Caregivers managing elderly eating disorders

Caregivers managing elderly eating disorders

Appetite and the experience of mealtime change as people age or live with various stages of illness, and for their caregivers too. Here are some things caregivers can do to create a positive environment for eating, while managing elderly eating disorders, whether it’s adapting to a decreased appetite in the elderly, or helping an elderly person with swallowing difficulties.

Creating a positive eating environment

Companionship and eating together are very important but here are some more helpful tips for creating a healthy eating environment for the person in your care:

  • Choose cutlery that is easy to hold.

  • Provide large napkins for wiping up food.

  • Keep the eating area well lit with overhead lighting, so people can see their food properly.

  • Turn the television off and minimize distractions (they may enjoy soft music playing).

  • Choose a chair that has good back support during mealtimes.

  • If the elderly person is eating at a table, ensure it is the right height and allows enough leg room or room for a wheelchair or other adaptive/medical equipment.

Elderly loss of appetite or forgetting to eat

It is not uncommon for elderly persons to experience a loss of appetite or forget to eat altogether:

  • As their caregiver, ask the person what makes their appetite better (or worse). Certain foods or drinks? Eating or drinking in a particular location?

  • Try and determine what their favourite foods are.

  • Make the elderly meal plan colourful and desirable. Talk to them about the food, how good the food looks and tastes.

  • Try to have a routine. Talk about the timing of meals in relation to other activities and give reminders before the meal will occur. However, know that you will need to be flexible and that things may change.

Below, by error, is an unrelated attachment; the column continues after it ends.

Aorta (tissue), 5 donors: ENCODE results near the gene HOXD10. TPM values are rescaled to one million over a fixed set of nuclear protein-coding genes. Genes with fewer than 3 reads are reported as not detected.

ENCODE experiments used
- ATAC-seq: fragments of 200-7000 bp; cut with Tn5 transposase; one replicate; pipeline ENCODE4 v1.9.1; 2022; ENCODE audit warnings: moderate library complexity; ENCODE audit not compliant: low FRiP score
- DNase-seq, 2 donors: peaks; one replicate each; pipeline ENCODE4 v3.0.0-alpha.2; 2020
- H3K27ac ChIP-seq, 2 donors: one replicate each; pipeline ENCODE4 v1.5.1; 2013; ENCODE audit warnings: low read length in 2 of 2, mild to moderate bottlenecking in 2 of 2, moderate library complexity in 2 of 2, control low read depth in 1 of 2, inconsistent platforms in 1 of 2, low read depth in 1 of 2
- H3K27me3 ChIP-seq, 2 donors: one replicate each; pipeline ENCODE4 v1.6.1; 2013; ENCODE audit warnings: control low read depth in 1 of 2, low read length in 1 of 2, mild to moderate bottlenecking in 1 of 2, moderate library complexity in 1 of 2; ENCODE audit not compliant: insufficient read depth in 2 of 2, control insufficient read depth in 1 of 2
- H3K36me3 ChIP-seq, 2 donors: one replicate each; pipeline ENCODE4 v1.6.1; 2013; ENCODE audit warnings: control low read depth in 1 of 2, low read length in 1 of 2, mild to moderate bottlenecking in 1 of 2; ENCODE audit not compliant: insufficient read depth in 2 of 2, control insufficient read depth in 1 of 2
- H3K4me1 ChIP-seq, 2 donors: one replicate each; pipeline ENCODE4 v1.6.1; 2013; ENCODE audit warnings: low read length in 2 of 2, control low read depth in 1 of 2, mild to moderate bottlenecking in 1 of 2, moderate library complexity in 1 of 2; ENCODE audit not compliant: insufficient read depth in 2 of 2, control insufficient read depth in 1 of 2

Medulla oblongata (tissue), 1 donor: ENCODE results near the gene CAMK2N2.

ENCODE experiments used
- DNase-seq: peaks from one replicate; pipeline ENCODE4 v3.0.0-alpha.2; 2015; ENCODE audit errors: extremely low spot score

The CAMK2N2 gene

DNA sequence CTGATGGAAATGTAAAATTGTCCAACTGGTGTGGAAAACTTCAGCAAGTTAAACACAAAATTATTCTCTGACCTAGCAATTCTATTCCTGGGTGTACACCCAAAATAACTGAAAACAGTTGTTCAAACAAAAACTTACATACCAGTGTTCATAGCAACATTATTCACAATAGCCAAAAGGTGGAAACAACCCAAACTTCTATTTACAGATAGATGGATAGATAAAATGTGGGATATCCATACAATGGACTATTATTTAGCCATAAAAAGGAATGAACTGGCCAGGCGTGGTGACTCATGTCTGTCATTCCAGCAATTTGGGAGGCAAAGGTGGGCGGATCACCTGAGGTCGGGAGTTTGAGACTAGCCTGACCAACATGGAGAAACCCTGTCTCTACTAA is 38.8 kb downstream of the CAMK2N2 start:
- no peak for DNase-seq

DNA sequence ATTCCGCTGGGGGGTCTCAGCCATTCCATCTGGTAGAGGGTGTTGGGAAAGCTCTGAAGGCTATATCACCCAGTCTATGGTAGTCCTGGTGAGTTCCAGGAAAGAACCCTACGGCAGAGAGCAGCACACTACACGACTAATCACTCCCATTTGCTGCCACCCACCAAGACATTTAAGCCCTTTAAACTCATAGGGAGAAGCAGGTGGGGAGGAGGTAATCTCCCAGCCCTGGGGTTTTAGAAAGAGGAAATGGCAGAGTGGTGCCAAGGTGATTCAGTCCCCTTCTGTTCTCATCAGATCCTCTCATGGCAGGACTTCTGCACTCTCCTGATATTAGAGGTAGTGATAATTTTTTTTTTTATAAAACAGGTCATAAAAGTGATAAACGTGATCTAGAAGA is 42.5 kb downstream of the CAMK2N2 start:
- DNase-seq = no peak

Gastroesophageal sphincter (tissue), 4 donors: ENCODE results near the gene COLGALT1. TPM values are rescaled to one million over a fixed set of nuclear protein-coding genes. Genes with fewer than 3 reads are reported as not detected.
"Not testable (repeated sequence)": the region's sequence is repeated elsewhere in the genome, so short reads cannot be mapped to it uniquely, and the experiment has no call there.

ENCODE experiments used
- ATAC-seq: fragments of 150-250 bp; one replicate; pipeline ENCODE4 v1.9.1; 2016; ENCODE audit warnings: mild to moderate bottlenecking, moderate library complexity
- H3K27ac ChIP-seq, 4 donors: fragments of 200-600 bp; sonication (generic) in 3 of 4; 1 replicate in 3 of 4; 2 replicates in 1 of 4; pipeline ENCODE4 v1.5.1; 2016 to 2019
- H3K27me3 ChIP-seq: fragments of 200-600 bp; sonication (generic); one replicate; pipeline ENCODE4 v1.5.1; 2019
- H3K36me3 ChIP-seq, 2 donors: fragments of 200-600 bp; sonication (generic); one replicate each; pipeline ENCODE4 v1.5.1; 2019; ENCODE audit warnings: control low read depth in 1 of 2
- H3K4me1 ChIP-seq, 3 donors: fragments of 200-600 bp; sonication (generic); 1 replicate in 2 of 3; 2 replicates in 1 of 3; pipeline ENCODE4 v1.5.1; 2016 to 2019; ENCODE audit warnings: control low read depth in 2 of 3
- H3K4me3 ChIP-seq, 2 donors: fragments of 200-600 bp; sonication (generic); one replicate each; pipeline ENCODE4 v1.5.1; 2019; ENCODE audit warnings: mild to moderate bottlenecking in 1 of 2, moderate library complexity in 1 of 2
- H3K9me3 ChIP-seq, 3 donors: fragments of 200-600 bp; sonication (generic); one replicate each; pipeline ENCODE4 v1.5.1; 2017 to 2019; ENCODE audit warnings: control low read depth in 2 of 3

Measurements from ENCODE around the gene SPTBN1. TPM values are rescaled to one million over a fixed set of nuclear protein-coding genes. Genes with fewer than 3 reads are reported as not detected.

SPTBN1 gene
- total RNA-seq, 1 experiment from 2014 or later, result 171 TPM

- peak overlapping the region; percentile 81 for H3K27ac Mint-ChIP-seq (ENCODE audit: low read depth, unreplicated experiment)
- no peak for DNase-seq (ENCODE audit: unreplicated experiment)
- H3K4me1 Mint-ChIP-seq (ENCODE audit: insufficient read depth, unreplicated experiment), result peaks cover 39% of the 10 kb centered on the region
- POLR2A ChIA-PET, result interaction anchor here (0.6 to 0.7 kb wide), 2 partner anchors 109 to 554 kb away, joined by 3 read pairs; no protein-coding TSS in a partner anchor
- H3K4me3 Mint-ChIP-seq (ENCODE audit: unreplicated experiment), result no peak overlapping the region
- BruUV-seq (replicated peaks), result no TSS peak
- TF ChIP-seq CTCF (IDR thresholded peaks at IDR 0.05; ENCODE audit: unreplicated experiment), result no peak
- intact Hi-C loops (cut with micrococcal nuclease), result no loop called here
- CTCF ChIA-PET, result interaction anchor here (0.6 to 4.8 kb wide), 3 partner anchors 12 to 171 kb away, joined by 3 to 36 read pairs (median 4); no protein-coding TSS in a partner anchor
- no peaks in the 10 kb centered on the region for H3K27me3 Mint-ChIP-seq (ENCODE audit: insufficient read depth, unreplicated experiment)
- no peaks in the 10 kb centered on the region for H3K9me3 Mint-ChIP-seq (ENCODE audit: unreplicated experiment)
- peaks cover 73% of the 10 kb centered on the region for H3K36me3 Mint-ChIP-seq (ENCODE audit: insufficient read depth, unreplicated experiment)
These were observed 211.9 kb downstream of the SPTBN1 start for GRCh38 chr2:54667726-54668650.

• If possible, go for a short walk before a meal. Getting more exercise can increase people’s hunger and make them more likely to eat a meal.

  • Choose foods high in nutrition. Even if they are eaten in small amounts, they will help to maintain better health.

  • Try phoning and reminding the person of mealtimes. Walk through simple preparation steps, like taking a prepared sandwich out of the fridge.

  • Have a calendar with daily menu items or instructions available.

  • Check the elderly’s teeth and ensure dentures fit properly.

  • Check the elderly’s gums to see if they are sore or sensitive to food that is too hot or too cold.

  • Offer foods when they feel most up to eating.

Elderly with swallowing problems or difficulties

An elder person may develop swallowing difficulties (dysphagia) due to a stroke, throat or mouth cancer, dementia, Parkinson’s disease, gastro-esophageal reflux disease (GERD), different neurological conditions, Alzheimer’s disease, developmental disability, or side effects of medication.

  • A speech language pathologist should always be consulted to assess swallowing function, appropriate care, exercises, and other feeding and swallowing strategies.

  • Provide gentle reminders to swallow.

  • Puree certain foods or choose soft foods such as pudding or soup, foods that do not need to be chewed and that can easily be swallowed. There are several recipe books to explore for soft foods for the elderly.

  • Thickened liquids help with swallowing and reduce aspiration. Try adding a thickening agent such as corn flour, baby cereal (or baby food), potato flakes, rice flour, or corn starch to liquids while cooking. You may need to leave foods for 5-15 minutes to allow them to thicken to the right consistency.

  • Try tucking the chin down when swallowing and/or gently stroke the throat to prompt a swallow.

  • Allow for longer meal times, and enjoy the person’s company.

  • Sit upright before and after the meal, to make sure food continues to go down smoothly.

  • Avoid foods that become thin in the mouth, such as jelly or gelatin foods, popsicles, ice creams, or thin custards.

For more resources on managing elderly eating disorders, see University of Waterloo’s Addressing Mealtime Challenges for Families Experiencing Dementia which includes tips on eating out, self-feeding, swallowing, eating safety, nutrition, and more. 

You may also like our Elizz article on Assisting Someone with Daily Living Needs.




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